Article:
A few weeks ago I got a small package in the mail along with this note, “Mr. Davidson, I read with interest your column where you quoted Paul Harvey regarding ‘Dirt Roads.’ One problem: He didn’t write the piece. I did. You can check it out in the enclosed book which Mr. Harvey quoted and gave me proper credit.”
He then went on to give me Paul Harvey’s secretary’s name and phone number. He concluded by saying, “I’d appreciate a correction. Thanks.” The note was signed Lee Pitts.
Of course, Mr. Pitts is exactly right. The title of his book is, “People Who Live at the End of Dirt Roads,” and it contains a quote by the late Paul Harvey on the back cover. The same day I got his note I wrote him back to apologize for not giving him proper credit for his work.
The fact is, I had never heard of Pitts until that day. This is a common problem and one of the reasons I decided to write this column. Paul Harvey did indeed quote Pitts on his national radio show and gave him proper credit. However, because this piece was so good, many people passed it along to their friends, but somewhere along the way the name of the real author was lost in the shuffle.
In other words, some person gave Paul Harvey credit as being the author and it just spread from there. Case in point. A few days after I got the book and note from Pitts, I got another forwarded email that was titled “Dirt Roads,” and sure enough it listed the author as Paul Harvey. I later learned this email originated in Canada. The truth is, Pitts is a fantastic writer and I can understand why Paul Harvey would want to quote him. I consider it a privilege to set the record straight, at least for those who read my column.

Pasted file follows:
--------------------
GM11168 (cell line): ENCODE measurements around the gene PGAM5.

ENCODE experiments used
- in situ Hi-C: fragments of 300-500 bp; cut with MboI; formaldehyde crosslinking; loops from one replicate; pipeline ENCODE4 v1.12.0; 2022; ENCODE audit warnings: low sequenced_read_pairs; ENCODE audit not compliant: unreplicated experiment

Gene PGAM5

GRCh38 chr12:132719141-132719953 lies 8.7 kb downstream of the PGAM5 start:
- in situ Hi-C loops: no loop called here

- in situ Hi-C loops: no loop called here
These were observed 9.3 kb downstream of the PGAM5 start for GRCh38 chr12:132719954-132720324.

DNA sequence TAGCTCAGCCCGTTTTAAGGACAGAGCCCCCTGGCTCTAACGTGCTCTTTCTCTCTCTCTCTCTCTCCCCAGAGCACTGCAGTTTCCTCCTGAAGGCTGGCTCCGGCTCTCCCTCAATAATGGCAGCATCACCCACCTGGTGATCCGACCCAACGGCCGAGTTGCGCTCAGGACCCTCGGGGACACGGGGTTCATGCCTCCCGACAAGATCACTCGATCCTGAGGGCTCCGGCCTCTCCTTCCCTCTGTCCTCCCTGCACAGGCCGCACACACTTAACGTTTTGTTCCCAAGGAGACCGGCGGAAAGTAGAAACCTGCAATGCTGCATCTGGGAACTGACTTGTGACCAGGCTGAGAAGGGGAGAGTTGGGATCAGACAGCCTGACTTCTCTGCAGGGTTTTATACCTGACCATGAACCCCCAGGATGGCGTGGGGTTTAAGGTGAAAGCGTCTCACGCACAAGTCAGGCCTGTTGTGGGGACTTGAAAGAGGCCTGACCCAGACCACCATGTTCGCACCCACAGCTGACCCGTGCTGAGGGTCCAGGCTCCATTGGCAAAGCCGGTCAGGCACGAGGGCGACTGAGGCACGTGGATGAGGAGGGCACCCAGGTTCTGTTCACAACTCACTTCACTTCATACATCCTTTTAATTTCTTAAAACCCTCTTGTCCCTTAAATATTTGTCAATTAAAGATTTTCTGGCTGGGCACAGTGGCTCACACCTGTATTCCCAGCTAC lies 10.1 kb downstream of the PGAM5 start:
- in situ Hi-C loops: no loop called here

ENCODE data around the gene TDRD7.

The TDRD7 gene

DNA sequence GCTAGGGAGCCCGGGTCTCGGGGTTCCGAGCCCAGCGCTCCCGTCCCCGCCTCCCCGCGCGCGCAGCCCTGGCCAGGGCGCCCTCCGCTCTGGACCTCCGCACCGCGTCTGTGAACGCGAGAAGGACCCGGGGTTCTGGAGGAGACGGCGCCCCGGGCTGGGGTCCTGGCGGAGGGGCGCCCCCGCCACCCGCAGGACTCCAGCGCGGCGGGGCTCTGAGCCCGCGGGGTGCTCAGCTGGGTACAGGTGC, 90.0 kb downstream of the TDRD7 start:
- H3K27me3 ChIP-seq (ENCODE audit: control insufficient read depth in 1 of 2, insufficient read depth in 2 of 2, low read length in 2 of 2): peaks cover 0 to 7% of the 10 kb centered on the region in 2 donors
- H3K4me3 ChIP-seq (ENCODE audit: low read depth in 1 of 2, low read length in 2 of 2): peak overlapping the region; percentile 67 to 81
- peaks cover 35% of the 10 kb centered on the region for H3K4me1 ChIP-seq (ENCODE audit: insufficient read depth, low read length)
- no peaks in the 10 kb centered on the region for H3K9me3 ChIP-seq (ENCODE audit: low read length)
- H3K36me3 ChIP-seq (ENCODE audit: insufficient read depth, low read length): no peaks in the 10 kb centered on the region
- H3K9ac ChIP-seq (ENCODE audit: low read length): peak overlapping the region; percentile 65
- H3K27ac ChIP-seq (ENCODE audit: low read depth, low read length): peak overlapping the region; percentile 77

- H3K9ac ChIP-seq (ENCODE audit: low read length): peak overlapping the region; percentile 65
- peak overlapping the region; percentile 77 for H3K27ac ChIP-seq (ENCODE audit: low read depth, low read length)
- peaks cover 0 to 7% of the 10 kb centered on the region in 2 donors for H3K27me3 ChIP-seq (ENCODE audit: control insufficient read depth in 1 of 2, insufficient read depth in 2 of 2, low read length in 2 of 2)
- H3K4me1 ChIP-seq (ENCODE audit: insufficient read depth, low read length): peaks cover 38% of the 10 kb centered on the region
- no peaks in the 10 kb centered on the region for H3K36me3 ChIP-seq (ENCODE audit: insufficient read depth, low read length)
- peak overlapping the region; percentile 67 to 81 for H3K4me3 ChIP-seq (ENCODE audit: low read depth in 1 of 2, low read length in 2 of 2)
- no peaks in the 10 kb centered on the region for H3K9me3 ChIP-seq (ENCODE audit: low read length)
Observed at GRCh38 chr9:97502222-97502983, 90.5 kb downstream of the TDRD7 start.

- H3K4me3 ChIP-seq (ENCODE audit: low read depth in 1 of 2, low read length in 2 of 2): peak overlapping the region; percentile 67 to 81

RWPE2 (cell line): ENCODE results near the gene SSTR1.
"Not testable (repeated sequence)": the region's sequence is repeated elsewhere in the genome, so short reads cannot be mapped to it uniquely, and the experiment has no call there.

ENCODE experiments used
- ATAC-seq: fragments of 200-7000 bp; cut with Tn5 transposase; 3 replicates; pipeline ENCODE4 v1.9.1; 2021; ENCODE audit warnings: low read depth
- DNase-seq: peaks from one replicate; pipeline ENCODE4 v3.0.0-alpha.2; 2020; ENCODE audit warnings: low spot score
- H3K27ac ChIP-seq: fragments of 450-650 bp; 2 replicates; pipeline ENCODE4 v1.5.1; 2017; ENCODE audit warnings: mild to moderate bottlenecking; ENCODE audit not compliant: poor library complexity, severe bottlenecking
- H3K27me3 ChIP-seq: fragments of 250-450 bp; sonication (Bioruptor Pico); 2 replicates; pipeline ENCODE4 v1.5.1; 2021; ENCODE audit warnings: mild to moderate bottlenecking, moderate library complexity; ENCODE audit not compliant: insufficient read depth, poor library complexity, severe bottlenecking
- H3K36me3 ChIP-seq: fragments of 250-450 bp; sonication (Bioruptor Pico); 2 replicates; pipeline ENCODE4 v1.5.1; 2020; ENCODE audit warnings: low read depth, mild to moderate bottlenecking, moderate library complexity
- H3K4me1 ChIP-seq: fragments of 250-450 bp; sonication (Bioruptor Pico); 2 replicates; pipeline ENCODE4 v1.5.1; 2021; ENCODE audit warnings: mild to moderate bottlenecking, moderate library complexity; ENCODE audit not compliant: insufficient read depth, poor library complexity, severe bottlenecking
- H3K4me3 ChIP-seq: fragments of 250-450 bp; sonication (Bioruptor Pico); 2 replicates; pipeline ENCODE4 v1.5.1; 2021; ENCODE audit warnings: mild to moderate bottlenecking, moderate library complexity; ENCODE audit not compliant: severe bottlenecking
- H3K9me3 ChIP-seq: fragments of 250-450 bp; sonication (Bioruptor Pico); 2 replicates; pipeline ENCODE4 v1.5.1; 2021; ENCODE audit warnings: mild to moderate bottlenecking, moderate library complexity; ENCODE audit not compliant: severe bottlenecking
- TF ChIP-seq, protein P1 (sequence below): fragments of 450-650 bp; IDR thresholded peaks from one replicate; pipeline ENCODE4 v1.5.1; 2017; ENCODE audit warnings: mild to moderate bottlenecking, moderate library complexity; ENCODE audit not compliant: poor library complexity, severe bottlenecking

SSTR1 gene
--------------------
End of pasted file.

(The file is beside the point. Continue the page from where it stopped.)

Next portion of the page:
Here is a little background information in the event you are not familiar with his writing. Pitts is the executive editor for “Livestock Market Digest,” a weekly newspaper serving the livestock industry. He is the author of five previous books and a syndicated weekly humor column. His is a recognized byline in rural weekly newspapers and monthly magazines throughout the West. He has spent the last two decades traveling around rural America writing stories and speaking about agricultural issues and the agrarian way of life. When he is not busy traveling down dirt roads, he makes his home in Los Osos, Calif., with his wife, Diane.
Pitts has a way of touching your roots and making you think about the values that have shaped our country. I particularly liked the chapter titled, “The Golden Age Of America.” After he had attended a farm sale auction, here are some words that he penned, “Car after car hurried past me, filled with antiques and relics and broken dreams. It seems we value relics, but not the society that produced them. Middle America is vanishing. These small towns along the way either flourished and grew into a city with all its problems, or they died. If enough families move away, a small town dies. If enough small towns die, the heart of a nation is destroyed.”
Again, the title is, “People Who Live at the End of Dirt Roads.” You can pick up a copy at your local bookstore or contact the author by email at firstname.lastname@example.org.
In light of what I’ve been saying, giving you an email address is kind of ironic. The Internet can be a blessing or a curse depending on how we use it.
Here is a suggestion that I hope every person who reads this column will heed. When you get a “Forward” email, check to see if the author is listed. If not, add the words “Author Unknown.” No one likes to see someone else’s name on something they have written.
(Editor’s Note: Jim Davidson is a motivational speaker and syndicated columnist. He may be contacted at 2 Bentley Drive, Conway AR 72034.)